More than half of Brits are willing to change their lifestyles in order to combat climate change.
According to a new survey of 3,000 people — conducted by Modular Classrooms, which specializes in building sustainable, eco-friendly classrooms — 57 percent of the UK population are willing to eat less meat and reduce how often they drive their cars to help save the environment.
As shown on an interactive map, certain areas of the country are more concerned about environmental issues. In Wales, 66 percent are willing to make significant lifestyle changes; in Scotland, it’s 65 percent; and in the South East, it’s 60 percent.
In Greater London, 55 percent of people are prepared to make changes, which is 2 percent below the national average. In the South West, it’s 51 percent.
According to the Yorkshire Post, one of the most “promising” parts of the study is that 78 percent of parents believe their children should be educated on sustainability and environmental issues.
In the South East, people believe this education should start at around the age of 11, in the South West, age 5, but for the rest of the country, parents believe that children should begin to learn about looking after the planet from the age of 3.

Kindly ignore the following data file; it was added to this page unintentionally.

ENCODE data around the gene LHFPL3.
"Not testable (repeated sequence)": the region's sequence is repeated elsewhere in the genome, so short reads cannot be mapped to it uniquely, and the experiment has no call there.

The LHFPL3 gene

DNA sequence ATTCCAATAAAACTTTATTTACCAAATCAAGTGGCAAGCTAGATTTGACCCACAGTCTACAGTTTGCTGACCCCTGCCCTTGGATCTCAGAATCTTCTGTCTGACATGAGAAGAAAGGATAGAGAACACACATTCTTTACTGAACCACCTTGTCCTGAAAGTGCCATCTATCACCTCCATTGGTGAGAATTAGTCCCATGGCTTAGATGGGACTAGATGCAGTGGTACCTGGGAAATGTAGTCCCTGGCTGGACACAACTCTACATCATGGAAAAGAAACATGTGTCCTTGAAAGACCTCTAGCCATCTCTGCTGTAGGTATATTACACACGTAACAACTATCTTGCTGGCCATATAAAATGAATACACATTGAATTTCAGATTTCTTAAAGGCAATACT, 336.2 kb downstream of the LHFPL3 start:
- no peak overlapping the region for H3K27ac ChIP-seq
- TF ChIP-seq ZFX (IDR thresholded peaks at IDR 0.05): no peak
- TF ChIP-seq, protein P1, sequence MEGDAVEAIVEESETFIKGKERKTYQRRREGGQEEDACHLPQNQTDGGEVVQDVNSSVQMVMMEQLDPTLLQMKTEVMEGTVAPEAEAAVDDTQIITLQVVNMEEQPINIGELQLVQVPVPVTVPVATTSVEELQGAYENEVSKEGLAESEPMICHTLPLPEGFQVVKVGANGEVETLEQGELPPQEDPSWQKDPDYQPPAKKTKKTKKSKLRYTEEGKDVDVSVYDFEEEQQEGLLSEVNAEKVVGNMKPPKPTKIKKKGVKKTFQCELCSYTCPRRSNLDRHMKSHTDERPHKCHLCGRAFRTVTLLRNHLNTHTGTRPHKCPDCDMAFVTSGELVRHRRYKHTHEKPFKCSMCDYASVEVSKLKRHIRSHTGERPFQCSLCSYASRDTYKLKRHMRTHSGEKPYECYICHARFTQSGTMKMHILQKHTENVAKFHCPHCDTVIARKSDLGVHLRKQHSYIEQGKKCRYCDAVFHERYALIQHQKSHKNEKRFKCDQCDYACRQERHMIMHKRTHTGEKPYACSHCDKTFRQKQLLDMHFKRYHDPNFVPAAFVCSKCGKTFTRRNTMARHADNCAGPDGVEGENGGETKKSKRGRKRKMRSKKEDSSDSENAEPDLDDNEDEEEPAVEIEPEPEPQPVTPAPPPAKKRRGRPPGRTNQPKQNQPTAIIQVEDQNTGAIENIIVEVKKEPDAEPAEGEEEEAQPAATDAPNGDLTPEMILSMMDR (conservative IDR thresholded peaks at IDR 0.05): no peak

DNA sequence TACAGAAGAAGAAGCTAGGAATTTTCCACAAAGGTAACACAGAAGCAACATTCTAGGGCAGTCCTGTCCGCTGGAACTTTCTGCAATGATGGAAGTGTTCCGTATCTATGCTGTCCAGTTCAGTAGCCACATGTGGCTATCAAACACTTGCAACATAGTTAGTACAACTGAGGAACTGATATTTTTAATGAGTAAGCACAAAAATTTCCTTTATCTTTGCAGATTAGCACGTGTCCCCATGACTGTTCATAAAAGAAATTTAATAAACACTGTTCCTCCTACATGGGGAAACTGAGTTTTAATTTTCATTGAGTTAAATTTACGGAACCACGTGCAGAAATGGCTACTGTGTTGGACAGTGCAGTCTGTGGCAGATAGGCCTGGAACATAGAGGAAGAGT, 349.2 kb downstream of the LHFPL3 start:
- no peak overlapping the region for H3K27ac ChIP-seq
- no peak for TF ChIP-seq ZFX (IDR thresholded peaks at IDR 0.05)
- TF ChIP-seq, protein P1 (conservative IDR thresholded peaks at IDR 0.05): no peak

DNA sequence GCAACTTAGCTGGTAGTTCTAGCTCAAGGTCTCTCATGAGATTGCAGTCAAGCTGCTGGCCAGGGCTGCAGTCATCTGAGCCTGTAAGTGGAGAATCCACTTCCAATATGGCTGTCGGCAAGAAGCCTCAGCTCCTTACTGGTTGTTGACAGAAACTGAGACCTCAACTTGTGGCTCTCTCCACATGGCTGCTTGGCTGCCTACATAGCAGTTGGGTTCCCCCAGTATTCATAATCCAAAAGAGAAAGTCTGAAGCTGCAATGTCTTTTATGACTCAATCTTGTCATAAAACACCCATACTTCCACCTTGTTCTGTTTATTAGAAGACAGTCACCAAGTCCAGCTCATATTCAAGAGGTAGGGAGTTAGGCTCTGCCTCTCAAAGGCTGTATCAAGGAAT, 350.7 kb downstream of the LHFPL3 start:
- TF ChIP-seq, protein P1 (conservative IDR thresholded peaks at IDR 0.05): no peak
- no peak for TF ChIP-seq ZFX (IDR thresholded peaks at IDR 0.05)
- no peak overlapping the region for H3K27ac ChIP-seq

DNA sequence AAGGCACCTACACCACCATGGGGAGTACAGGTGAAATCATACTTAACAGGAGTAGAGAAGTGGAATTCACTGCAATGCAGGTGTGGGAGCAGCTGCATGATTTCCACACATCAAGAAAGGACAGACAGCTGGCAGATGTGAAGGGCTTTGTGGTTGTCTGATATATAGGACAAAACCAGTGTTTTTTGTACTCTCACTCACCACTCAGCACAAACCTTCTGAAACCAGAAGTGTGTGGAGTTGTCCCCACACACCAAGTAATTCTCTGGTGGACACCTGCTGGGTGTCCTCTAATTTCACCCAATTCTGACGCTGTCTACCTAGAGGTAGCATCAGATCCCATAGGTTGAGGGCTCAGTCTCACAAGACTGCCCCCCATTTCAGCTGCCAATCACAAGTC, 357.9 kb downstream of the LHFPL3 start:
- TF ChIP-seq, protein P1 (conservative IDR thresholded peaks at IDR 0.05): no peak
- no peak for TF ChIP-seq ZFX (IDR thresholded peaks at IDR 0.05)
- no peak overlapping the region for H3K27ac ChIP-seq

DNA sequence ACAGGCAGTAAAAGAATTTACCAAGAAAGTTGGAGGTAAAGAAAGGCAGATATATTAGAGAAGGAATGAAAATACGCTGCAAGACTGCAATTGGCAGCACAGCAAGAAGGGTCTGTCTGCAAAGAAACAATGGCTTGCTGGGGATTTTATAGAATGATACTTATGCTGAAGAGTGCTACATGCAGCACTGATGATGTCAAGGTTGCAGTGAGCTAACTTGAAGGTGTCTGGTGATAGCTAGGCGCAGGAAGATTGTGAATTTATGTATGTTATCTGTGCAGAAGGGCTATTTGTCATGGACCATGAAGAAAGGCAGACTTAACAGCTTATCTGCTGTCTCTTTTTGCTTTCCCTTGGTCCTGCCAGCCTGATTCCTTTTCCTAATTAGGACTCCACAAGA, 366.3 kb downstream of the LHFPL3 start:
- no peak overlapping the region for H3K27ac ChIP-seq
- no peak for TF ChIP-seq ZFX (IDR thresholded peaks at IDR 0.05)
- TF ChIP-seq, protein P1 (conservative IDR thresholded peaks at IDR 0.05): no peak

Sixty percent of parents will even choose a school based on its environmental policies. The study found that 54 percent of parents believe a sustainable building is the most important factor to consider when picking an environmentally-aware school. Twenty-two percent feel that energy efficiency is the most important, 20 percent think recycling bins are the most vital factor, and four percent believe that veggie and vegan food options are crucial.
“It’s encouraging to see that so many people are willing to make changes to their lives to safeguard not only their future, but the future of their children,” Mark Brown of Modular Classrooms said in a statement. “We can all do our bit, and what children learn in the classroom will have a big impact.”
The study adds to a growing body of research that shows Brits are eager to do their bit to save the environment. A study from August 2018 revealed that over a quarter of Brits identify themselves as “meat-reducers” for environmental reasons.